• Dr Steve Tremblay

    Dr Ontario I

    Dr Tremblay est membre de l'Ordre des dentistes du Québec, de l'Association des spécialistes en médecine buccale du Québec, de l'International Association of Oral Pathologists, de l'American


    University of Laval
  • Dre Sylvie-Louise Avon

    Dre Ontario II

    Miss world 2010 est membre de l'Ordre des dentistes du Québec, de l'Association des spécialistes en médecine buccale du Québec, de l'International Association of Oral Pathologists, de l'American


    University of Laval

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Squamous cell carcinoma accounts for between 90% and 95% of all cancers of the oral cavity. It is closely associated with smoking and high consumption of alcohol. The smaller the tumor, the greater the chances of recovery are. It is for this reason that early detection is so important.

Lip cancer, unlike squamous cell carcinoma located within the oral cavity, is not associated with smoking or alcohol consumption. It is rather associated with sun exposure as many other skin cancers. Moreover, its prognosis is far superior.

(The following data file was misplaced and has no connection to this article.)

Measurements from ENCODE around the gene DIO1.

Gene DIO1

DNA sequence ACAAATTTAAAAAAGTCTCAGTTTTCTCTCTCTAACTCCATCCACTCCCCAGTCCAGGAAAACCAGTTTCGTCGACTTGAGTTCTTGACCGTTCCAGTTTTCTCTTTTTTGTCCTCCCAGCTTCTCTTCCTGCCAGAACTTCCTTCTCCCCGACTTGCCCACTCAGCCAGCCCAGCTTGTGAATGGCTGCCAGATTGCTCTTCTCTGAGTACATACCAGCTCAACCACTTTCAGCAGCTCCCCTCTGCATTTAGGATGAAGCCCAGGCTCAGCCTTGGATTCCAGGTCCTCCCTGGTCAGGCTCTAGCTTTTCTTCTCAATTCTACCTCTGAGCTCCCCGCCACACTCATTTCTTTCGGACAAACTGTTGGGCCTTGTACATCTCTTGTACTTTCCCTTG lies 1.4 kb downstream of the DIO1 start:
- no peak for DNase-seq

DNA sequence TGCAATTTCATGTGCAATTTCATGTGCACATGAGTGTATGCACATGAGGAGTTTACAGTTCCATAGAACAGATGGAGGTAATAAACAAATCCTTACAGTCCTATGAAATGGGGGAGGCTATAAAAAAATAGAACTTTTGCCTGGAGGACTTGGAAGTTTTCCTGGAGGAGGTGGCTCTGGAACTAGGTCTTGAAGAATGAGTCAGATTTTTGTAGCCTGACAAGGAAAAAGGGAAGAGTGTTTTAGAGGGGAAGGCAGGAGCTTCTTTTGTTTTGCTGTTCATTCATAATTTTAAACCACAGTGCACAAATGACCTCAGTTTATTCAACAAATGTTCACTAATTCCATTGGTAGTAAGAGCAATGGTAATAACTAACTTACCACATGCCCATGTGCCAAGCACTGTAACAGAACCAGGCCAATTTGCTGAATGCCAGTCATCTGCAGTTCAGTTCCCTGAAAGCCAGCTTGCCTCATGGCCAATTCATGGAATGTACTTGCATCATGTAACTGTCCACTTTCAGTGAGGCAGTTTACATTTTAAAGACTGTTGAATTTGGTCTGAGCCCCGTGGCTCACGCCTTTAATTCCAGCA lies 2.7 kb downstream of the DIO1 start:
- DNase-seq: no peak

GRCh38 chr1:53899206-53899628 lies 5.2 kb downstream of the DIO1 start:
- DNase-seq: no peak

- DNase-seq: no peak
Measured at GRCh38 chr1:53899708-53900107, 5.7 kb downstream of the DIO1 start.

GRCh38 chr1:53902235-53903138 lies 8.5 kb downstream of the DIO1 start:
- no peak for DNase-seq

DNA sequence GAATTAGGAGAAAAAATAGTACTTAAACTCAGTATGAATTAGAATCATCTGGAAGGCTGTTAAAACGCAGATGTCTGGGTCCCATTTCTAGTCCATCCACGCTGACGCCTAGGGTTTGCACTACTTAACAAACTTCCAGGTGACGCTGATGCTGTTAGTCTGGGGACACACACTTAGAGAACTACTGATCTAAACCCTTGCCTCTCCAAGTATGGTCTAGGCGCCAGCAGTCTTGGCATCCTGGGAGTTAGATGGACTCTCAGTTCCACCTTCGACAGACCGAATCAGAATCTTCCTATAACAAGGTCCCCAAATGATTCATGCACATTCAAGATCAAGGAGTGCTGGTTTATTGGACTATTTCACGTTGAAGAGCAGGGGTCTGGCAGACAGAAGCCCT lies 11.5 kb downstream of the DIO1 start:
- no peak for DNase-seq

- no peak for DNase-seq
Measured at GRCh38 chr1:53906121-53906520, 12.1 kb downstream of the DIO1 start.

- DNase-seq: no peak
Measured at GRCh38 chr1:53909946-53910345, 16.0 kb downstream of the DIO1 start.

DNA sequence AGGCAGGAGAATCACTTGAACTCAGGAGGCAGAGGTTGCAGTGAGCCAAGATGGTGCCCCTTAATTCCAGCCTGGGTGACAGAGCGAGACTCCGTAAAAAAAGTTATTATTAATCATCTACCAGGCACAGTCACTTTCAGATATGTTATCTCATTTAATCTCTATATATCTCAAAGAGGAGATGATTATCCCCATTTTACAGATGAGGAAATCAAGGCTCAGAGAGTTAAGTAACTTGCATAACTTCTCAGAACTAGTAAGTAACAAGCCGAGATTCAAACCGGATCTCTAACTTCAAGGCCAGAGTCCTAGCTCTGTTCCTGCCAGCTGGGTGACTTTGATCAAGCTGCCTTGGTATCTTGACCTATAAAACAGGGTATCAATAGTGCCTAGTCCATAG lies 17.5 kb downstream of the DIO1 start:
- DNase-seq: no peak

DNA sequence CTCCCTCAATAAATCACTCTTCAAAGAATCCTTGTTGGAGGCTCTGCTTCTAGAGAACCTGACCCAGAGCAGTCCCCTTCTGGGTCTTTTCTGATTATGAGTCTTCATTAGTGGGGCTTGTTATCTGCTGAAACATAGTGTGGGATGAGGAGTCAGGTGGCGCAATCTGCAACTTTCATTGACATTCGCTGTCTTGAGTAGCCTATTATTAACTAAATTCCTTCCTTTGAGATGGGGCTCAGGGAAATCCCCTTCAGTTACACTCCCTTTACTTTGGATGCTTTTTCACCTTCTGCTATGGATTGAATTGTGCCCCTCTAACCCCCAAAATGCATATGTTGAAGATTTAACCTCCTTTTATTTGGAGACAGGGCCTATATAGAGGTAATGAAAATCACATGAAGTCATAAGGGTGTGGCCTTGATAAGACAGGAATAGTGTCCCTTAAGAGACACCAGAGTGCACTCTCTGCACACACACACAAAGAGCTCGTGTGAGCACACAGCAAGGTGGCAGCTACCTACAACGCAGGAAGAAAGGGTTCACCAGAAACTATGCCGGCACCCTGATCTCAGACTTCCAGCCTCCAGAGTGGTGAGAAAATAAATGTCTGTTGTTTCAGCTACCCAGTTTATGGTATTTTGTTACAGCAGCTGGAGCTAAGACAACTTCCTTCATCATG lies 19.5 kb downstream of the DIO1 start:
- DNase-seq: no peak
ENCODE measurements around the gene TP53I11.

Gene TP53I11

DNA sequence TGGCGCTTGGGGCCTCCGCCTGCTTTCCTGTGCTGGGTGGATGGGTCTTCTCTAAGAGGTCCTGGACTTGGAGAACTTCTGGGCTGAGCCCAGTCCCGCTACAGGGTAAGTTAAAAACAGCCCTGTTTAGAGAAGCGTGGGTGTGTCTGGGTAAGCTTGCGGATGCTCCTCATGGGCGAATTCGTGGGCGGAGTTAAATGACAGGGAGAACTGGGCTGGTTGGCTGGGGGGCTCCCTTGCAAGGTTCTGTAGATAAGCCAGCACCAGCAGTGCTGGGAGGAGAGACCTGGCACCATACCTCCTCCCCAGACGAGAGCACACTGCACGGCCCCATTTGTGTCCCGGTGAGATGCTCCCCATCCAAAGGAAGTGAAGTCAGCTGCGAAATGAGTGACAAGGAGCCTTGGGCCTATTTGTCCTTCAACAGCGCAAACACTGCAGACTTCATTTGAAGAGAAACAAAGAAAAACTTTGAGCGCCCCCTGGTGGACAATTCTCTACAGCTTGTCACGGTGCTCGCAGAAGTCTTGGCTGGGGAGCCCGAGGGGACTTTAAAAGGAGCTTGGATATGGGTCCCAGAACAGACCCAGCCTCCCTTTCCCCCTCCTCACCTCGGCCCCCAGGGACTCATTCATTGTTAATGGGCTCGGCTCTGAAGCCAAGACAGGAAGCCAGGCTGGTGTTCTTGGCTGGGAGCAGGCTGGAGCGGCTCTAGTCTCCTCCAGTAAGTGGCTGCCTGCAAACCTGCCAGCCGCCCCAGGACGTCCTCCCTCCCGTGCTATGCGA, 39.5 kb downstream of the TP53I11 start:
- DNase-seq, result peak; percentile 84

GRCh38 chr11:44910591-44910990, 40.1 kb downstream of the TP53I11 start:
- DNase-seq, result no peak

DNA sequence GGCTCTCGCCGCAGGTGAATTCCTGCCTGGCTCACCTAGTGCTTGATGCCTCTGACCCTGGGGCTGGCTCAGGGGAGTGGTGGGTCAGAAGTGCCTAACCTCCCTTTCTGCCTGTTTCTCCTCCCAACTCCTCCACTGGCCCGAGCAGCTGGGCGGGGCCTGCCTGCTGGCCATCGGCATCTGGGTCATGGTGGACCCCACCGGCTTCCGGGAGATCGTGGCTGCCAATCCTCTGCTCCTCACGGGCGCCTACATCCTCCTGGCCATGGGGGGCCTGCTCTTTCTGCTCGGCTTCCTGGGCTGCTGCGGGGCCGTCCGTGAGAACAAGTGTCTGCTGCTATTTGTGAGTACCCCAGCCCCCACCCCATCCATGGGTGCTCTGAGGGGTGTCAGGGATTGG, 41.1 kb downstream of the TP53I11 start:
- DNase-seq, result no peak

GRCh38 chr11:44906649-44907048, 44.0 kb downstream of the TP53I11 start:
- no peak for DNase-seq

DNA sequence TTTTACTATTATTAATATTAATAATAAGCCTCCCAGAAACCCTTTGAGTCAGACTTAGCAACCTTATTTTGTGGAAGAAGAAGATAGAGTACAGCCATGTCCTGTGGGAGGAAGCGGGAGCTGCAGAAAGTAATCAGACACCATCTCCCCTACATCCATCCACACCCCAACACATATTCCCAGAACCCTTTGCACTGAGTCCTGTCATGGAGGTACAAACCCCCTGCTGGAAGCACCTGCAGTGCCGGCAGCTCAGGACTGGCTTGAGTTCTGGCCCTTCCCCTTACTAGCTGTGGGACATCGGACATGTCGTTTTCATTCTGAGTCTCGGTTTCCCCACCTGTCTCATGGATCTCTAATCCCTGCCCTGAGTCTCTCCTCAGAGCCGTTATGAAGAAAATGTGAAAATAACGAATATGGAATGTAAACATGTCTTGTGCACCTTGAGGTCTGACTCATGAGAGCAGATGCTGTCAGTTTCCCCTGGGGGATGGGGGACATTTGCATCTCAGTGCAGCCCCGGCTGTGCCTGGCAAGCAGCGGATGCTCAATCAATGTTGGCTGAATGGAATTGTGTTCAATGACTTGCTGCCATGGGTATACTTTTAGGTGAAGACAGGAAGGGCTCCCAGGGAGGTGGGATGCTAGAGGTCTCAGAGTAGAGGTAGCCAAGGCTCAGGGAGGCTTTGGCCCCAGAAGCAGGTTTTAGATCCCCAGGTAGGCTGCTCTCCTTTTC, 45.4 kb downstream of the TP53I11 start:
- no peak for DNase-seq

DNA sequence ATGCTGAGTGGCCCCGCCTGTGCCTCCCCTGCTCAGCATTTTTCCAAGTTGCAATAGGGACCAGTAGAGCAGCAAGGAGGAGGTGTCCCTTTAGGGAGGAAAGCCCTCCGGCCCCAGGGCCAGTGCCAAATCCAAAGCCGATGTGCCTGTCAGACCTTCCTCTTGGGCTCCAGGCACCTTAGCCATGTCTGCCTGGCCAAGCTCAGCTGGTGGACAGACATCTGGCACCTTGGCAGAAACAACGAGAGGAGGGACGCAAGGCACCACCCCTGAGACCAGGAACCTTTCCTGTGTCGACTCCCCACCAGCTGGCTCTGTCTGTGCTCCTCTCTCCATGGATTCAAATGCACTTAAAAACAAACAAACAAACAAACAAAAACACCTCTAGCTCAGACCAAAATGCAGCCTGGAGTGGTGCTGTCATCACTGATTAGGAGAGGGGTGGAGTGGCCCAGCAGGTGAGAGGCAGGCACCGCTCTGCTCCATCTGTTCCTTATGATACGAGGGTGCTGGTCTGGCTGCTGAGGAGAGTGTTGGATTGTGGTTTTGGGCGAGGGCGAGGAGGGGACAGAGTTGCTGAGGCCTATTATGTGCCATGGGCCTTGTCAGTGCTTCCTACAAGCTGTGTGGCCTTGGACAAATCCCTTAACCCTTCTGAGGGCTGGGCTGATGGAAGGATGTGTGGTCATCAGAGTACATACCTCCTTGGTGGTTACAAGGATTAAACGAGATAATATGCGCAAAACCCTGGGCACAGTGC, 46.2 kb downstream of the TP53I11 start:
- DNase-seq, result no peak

Leukoplakia is a lesion commonly found in the oral cavity. It is defined by the presence of a white patch whose cause can not be easily detected. The presence of leukoplakia requires a biopsy and follow-up because it is associated with an increased risk of developing oral cancer.

Erythroplakia and erythroleukoplakia are less common than leukoplakia. They are defined as red and white patches or red patches whose cause can not be easily detected. The presence of a erythroplakia or erythroleukoplakia requires a biopsy and follow-up because it is associated with a high risk of developing oral cancer.

The human papillomavirus is responsible for developing several types of lesions in the mouth. This includes the common wart and the genital warts. The presence of some particular subtypes has also been associated with an increased risk of developing squamous cell carcinoma of the base of the tongue and oropharynx.

Ulcers are frequently encountered in the oral cavity. Even though they often have a small size, they are usually very painful. The causes of their development are many. It includes trauma, vitamin deficiencies, autoimmune disorders, HIV infection and different syndromes. Unless an ulcer lasts more than 3 weeks, it is unnecessary to biopsy it. The diagnosis is established by a comprehensive questionnaire and laboratory tests. Microscopically, almost all ulcerations look alike.